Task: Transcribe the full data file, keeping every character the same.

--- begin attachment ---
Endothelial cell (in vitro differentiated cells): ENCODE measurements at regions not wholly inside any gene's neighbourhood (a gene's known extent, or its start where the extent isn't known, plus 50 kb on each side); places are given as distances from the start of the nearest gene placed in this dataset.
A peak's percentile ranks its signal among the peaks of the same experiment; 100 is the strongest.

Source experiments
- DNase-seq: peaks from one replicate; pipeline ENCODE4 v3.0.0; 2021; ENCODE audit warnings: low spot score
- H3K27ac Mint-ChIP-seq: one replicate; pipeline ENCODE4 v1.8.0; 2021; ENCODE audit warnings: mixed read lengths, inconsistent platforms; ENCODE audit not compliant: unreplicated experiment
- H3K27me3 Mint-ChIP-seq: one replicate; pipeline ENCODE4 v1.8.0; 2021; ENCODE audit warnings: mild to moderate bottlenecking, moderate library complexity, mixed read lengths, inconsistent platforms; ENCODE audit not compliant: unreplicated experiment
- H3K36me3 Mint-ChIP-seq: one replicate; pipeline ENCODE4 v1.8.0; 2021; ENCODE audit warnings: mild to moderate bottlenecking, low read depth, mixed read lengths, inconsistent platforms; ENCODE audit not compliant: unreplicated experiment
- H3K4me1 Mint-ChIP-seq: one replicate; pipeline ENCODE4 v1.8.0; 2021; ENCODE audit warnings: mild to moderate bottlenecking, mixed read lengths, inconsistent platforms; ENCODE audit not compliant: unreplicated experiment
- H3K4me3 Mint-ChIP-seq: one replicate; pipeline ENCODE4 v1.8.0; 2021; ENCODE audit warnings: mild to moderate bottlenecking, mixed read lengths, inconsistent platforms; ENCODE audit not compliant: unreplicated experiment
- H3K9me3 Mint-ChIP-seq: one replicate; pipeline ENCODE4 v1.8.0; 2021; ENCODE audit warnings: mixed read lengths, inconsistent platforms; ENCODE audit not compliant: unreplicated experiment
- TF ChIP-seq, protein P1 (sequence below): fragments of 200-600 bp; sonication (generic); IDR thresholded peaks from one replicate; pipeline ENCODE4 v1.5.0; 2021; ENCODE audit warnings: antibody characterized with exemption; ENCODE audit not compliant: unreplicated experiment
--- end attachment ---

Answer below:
Endothelial cell (in vitro differentiated cells): ENCODE measurements at regions not wholly inside any gene's neighbourhood (a gene's known extent, or its start where the extent isn't known, plus 50 kb on each side); places are given as distances from the start of the nearest gene placed in this dataset.
A peak's percentile ranks its signal among the peaks of the same experiment; 100 is the strongest.

Source experiments
- DNase-seq: peaks from one replicate; pipeline ENCODE4 v3.0.0; 2021; ENCODE audit warnings: low spot score
- H3K27ac Mint-ChIP-seq: one replicate; pipeline ENCODE4 v1.8.0; 2021; ENCODE audit warnings: mixed read lengths, inconsistent platforms; ENCODE audit not compliant: unreplicated experiment
- H3K27me3 Mint-ChIP-seq: one replicate; pipeline ENCODE4 v1.8.0; 2021; ENCODE audit warnings: mild to moderate bottlenecking, moderate library complexity, mixed read lengths, inconsistent platforms; ENCODE audit not compliant: unreplicated experiment
- H3K36me3 Mint-ChIP-seq: one replicate; pipeline ENCODE4 v1.8.0; 2021; ENCODE audit warnings: mild to moderate bottlenecking, low read depth, mixed read lengths, inconsistent platforms; ENCODE audit not compliant: unreplicated experiment
- H3K4me1 Mint-ChIP-seq: one replicate; pipeline ENCODE4 v1.8.0; 2021; ENCODE audit warnings: mild to moderate bottlenecking, mixed read lengths, inconsistent platforms; ENCODE audit not compliant: unreplicated experiment
- H3K4me3 Mint-ChIP-seq: one replicate; pipeline ENCODE4 v1.8.0; 2021; ENCODE audit warnings: mild to moderate bottlenecking, mixed read lengths, inconsistent platforms; ENCODE audit not compliant: unreplicated experiment
- H3K9me3 Mint-ChIP-seq: one replicate; pipeline ENCODE4 v1.8.0; 2021; ENCODE audit warnings: mixed read lengths, inconsistent platforms; ENCODE audit not compliant: unreplicated experiment
- TF ChIP-seq, protein P1 (sequence below): fragments of 200-600 bp; sonication (generic); IDR thresholded peaks from one replicate; pipeline ENCODE4 v1.5.0; 2021; ENCODE audit warnings: antibody characterized with exemption; ENCODE audit not compliant: unreplicated experiment